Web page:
Types of Bankruptcy 7.1 Assignment
Edward Lee Brown
ITT Technical Institute
3 November 2012
Types of Bankruptcy
Although bankruptcy is complicated and the exact steps can vary from state to state, each chapter of bankruptcy uses the same terminology and follows the same basic process. Two main parties are involved in bankruptcy filings -- the debtor and the creditor. The debtor is the party who has debt, or owes money, to the creditor. A debtor can be a company or an individual. The creditor is an organization or company that claims the debtor owes property, service, or money. Most bankruptcy cases involve several creditors. The purpose of this document is to explore Bankruptcy. Debtors can have two different types of debt -- secured and unsecured. With secured debts, creditors have the legal right to something of yours if you fail to make the proper payments. Your mortgage, for example, is a secured debt. By loaning you the money to pay for your house, the bank gets a lien on it. If you stop making mortgage payments, the bank can foreclose and take possession of your house. In business, secured debt can get very complicated. Various business loans may give creditors a lien against intangible aspects of the business, such as patents, trademarks or intellectual property. The creditor can still repossess property that has a lien against it, even if some portion of the debt has been discharged -- secured debt can't ever be fully discharged. The debtor can either make the payments and keep the item, or stop paying on the debt and have the item repossessed. Secured creditors are always paid first in a bankruptcy settlement. Types of Bankruptcy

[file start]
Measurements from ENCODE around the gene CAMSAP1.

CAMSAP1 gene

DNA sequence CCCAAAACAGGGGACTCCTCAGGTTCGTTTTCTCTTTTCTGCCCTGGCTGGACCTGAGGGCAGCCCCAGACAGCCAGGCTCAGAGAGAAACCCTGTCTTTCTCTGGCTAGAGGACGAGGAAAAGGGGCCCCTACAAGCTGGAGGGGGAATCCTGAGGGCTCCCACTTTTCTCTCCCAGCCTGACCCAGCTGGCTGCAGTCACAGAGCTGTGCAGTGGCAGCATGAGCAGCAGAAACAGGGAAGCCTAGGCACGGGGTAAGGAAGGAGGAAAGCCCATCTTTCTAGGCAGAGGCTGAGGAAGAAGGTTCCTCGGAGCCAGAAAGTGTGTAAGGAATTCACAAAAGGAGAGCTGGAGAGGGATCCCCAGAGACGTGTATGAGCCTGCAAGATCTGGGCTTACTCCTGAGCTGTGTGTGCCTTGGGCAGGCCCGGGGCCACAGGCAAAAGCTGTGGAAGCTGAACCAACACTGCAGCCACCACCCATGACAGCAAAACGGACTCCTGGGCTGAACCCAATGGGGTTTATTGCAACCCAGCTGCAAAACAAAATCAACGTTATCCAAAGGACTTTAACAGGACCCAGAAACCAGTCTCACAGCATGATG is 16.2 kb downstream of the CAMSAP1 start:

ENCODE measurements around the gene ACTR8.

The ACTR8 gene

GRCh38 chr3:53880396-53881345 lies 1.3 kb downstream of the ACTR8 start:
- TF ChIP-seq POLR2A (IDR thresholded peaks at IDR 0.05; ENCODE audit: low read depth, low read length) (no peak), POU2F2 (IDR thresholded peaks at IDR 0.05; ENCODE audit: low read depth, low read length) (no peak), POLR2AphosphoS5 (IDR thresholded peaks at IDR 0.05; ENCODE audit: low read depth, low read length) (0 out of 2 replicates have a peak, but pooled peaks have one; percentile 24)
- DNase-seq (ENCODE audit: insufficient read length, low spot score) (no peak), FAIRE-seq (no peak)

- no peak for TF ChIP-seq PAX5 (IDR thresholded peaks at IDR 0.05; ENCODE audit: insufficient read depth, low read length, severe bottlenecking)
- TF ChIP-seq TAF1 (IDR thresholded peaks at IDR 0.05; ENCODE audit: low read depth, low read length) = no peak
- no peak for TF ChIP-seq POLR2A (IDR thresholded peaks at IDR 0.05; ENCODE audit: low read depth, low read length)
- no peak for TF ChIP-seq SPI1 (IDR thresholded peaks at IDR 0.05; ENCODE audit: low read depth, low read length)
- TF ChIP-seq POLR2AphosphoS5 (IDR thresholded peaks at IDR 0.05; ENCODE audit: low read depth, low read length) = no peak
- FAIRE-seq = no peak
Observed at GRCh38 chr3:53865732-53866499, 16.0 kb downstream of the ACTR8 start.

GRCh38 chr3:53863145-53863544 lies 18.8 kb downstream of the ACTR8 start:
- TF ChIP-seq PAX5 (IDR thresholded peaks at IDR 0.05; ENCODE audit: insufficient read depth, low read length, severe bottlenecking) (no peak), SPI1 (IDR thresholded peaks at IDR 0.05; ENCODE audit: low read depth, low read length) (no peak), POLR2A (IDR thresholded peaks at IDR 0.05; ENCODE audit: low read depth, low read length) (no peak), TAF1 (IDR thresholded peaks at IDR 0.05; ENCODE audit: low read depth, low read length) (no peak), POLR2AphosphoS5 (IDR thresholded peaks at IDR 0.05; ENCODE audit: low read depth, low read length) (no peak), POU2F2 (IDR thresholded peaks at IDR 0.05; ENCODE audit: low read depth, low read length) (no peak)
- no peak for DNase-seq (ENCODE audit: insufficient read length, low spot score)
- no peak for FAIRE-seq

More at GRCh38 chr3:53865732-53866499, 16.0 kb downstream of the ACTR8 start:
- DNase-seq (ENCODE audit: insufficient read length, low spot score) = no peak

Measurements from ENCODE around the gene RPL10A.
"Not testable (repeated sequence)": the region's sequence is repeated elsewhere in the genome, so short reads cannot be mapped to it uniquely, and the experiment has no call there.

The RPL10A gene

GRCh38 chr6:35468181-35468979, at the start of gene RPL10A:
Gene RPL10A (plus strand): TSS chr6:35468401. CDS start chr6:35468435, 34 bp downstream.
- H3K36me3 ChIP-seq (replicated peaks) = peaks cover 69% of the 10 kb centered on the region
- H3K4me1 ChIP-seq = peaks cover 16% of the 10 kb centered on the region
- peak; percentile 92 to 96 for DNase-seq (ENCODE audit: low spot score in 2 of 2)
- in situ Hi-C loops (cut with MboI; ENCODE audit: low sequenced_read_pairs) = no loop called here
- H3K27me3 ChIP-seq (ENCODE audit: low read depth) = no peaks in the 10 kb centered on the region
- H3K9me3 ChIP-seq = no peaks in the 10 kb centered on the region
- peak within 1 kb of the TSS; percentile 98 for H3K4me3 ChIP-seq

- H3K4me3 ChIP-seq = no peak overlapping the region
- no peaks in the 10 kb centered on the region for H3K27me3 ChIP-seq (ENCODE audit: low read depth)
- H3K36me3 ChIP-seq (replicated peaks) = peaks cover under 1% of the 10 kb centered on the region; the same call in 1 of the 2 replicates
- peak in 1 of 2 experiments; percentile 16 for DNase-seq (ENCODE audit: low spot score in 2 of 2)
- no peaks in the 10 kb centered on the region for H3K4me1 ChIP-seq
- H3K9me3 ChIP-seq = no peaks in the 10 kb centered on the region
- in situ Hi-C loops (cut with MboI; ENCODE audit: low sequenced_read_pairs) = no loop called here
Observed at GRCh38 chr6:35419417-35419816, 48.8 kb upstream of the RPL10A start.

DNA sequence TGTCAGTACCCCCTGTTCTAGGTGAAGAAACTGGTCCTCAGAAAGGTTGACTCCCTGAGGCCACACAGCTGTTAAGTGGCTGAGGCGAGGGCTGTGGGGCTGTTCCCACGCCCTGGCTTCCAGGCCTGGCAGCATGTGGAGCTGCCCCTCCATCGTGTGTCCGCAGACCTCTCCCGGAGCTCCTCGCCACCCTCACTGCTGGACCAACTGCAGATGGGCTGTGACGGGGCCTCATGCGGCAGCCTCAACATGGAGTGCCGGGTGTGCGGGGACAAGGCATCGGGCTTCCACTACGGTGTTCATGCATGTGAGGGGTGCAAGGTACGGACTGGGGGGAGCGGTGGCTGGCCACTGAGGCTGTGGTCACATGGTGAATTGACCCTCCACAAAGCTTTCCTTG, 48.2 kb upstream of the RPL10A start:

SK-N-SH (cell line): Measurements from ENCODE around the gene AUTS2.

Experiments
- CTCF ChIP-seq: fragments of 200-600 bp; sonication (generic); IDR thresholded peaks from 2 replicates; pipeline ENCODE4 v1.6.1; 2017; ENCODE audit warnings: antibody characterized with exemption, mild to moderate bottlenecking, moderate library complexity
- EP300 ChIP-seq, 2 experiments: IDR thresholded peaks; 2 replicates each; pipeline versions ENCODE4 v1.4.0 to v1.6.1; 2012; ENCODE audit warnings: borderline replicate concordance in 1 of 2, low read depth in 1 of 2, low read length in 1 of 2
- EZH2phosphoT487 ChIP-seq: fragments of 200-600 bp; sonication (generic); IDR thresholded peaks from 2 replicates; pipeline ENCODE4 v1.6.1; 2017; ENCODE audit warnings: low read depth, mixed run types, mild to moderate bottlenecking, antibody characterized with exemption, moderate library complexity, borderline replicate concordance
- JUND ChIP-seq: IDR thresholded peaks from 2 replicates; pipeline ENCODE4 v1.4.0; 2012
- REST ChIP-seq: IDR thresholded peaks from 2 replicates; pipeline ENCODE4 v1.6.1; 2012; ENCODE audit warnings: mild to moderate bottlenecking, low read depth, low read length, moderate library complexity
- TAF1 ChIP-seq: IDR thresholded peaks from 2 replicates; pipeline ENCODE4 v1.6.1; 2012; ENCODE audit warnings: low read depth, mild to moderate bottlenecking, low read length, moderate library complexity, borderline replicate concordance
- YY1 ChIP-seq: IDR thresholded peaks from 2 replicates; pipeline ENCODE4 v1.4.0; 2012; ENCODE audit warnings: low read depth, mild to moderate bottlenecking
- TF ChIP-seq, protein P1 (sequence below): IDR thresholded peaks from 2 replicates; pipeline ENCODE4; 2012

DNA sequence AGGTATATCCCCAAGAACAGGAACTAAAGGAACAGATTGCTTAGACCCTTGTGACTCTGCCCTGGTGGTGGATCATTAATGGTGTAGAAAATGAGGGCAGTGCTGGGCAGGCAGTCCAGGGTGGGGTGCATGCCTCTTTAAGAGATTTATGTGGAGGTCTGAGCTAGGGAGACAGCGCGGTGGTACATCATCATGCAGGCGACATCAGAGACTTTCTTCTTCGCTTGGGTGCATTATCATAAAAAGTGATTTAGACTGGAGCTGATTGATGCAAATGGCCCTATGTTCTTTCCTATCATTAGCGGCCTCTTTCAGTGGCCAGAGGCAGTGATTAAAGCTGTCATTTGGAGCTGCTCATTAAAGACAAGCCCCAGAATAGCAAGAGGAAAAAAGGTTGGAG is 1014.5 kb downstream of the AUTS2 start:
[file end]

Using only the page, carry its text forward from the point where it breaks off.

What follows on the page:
The types of bankruptcy are named for their respective chapters in the United States Bankruptcy Code. The type of bankruptcy that you file depends on several factors, including whether or not you are an individual or part of a corporation. There are six types of bankruptcy under the...
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